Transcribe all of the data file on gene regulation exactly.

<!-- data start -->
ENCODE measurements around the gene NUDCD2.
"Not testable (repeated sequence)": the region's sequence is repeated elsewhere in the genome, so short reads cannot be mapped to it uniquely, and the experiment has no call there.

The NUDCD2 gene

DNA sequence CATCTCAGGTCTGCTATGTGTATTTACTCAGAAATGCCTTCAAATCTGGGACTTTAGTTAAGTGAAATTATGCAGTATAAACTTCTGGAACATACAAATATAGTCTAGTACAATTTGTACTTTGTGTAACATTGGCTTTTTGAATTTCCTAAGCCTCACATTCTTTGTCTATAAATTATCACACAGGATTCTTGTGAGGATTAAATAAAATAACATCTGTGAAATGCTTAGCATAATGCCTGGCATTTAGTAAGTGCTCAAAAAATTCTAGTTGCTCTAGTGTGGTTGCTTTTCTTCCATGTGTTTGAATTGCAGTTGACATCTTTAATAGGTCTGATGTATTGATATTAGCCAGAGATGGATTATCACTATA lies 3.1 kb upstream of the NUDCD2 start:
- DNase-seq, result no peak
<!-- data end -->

ENCODE measurements around the gene NUDCD2.
"Not testable (repeated sequence)": the region's sequence is repeated elsewhere in the genome, so short reads cannot be mapped to it uniquely, and the experiment has no call there.

The NUDCD2 gene

DNA sequence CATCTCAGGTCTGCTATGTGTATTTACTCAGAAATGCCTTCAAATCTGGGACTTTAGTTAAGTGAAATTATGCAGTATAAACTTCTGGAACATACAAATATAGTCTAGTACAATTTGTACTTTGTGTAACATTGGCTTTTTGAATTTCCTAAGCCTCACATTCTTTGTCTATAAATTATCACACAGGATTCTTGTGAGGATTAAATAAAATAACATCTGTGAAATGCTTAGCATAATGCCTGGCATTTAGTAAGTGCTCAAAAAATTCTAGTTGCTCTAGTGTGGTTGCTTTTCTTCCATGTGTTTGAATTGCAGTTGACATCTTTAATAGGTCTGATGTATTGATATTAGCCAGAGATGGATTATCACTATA lies 3.1 kb upstream of the NUDCD2 start:
- DNase-seq, result no peak